From Lifestyle Reporter to Something More Serious: Pete Crooks Dishes on Lying PIs and Dirty Cops in The Setup

Pete Crooks’ The Setup: A True Story of Dirty Cops, Soccer Moms, and Reality TV is so bizarre at every twist and turn it could only be true. The players’ motives here are petty, the suspects’ behaviors inexplicable, Dr. Phil enters the story twice, becoming first excited, then disappointed. The Setup is, in other words, an incredibly human tale.

We’re Living In The Perfect Climate For An Arctic Thriller

From melting Arctic ice opening up new shipping lanes, to conflict over the newfound resources, to viruses reanimating after thaw, White Plague places protagonist Joe Rush in the midst of an area primed for conflict.

Denis Johnson’s Tricksters Laugh Their Way Through Africa

Roland Nair reads the scent of his West African hotel room as, “All that you fear, we have killed.” As the narrator of Denis Johnson’s The Laughing Monsters, Nair offers a wry insider’s look at the African underworld of intelligence and those it seeks to know.

When Good Genes Go Very, Very Bad: Franck Thilliez’s Bred to Kill

With Bred to Kill, the second English release from the Inspector Sharko series (the sequel to Syndrome E), Franck Thilliez carves a niche for himself by wrapping his thrillers in science, wielding biology as other writers utilize dark streets and shady characters.

Wherever you go, there you are

I’ve been missing in action for about a week, with good reason. This weekend, I moved from the beautiful Bay Area, California to Scottsdale, Arizona.

Horror Goes Global In Syndrome E

In Franck Thilliez’s Syndrome E, two seemingly unrelated cases bring two tortured detectives together, as they peel back layers of madness, conspiracy, and violence spanning multiple continents.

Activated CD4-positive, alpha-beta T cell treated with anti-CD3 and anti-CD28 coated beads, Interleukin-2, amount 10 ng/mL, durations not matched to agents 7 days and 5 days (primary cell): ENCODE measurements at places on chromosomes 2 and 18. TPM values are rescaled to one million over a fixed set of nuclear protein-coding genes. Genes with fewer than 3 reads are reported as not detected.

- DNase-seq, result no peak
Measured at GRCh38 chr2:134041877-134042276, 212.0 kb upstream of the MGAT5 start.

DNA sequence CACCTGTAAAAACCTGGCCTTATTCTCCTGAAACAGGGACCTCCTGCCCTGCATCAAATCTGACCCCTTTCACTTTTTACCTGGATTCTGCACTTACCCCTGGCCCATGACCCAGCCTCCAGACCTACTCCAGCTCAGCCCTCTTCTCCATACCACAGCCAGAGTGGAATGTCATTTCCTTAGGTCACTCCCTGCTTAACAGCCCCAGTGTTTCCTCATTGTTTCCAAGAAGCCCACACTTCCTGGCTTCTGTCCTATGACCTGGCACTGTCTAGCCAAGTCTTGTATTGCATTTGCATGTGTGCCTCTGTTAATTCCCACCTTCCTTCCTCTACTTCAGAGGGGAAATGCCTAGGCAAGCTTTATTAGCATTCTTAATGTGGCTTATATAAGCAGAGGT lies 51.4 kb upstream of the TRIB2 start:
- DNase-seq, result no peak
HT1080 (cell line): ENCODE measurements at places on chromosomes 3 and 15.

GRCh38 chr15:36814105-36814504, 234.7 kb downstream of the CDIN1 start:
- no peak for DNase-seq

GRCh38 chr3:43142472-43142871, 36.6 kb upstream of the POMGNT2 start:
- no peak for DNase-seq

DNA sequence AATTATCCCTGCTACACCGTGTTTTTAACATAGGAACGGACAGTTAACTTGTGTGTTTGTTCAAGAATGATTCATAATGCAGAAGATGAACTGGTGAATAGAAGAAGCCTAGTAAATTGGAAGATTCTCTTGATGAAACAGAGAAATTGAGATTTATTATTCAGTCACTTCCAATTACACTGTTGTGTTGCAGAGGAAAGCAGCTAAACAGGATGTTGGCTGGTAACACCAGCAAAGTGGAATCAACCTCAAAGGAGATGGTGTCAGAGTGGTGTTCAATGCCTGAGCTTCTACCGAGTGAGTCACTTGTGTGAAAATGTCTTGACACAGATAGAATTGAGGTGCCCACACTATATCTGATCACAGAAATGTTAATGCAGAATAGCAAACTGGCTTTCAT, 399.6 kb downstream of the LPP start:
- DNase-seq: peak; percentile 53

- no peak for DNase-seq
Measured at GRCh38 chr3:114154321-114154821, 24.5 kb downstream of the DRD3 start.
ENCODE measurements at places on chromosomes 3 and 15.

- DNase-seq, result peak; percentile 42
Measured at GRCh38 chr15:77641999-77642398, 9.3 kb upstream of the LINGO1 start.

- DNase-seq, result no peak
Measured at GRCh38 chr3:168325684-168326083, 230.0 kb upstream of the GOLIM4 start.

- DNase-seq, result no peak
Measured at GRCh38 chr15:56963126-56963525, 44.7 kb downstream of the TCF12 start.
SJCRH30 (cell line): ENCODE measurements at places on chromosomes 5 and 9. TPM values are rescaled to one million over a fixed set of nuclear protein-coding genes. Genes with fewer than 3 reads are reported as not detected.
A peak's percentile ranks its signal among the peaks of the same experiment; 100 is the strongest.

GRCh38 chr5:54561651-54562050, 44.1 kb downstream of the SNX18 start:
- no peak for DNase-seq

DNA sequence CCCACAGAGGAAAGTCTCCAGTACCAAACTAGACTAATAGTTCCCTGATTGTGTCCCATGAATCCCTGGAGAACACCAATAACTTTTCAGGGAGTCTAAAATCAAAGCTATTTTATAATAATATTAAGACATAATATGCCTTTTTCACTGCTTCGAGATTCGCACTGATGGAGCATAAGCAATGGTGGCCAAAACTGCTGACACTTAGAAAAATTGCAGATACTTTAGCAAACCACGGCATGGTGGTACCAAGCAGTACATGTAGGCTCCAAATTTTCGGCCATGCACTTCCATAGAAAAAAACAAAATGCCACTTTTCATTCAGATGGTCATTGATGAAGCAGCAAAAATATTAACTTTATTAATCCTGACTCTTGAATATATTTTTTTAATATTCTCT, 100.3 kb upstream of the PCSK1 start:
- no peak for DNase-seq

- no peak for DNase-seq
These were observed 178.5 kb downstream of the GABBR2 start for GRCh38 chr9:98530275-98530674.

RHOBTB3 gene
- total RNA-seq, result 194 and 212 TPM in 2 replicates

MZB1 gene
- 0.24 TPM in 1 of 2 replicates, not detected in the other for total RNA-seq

The Triumphant Apocalypse of Emily St. John Mandel’s Station Eleven

Station Eleven fell into a larger group of post-apocalyptic releases last year, but St. John Mandel approached things in a dramatically different way than the fear-based setting which defines much of the dystopian trend.

2014 in review – thanks for reading!

The stats helper monkeys prepared a 2014 annual report for this blog.

Here’s an excerpt:

A New York City subway train holds 1,200 people. This blog was viewed about 7,800 times in 2014. If it were a NYC subway train, it would take about 7 trips to carry that many people.

Click here to see the complete report.

What does it look like Inside the Criminal Mind?

Far from a true crime story, where the brutality is shrouded in the mystery of motive and emotion, Samenow clinically lists his case studies, quoting the criminals where possible, and citing what he continuously calls “their errors in thinking.” Samenow argues that it is these errors in thinking, not growing up in bad neighborhoods or past abuse, that cause criminal behaviors.

Post-Christmas Alaskan Myth Review–Put on Your Snow Boots!

William Giraldi’s Hold the Dark comes at you quick and low, making no apologies for its sudden deaths and heartless plot twists. Revenge is sought, darkness is held at bay. Although it Hold the Dark was published in September of 2014, the story it tells isn’t a new one. This is the stuff of legend, this is a handful of Greek and Roman myths lost together in a snowstorm.


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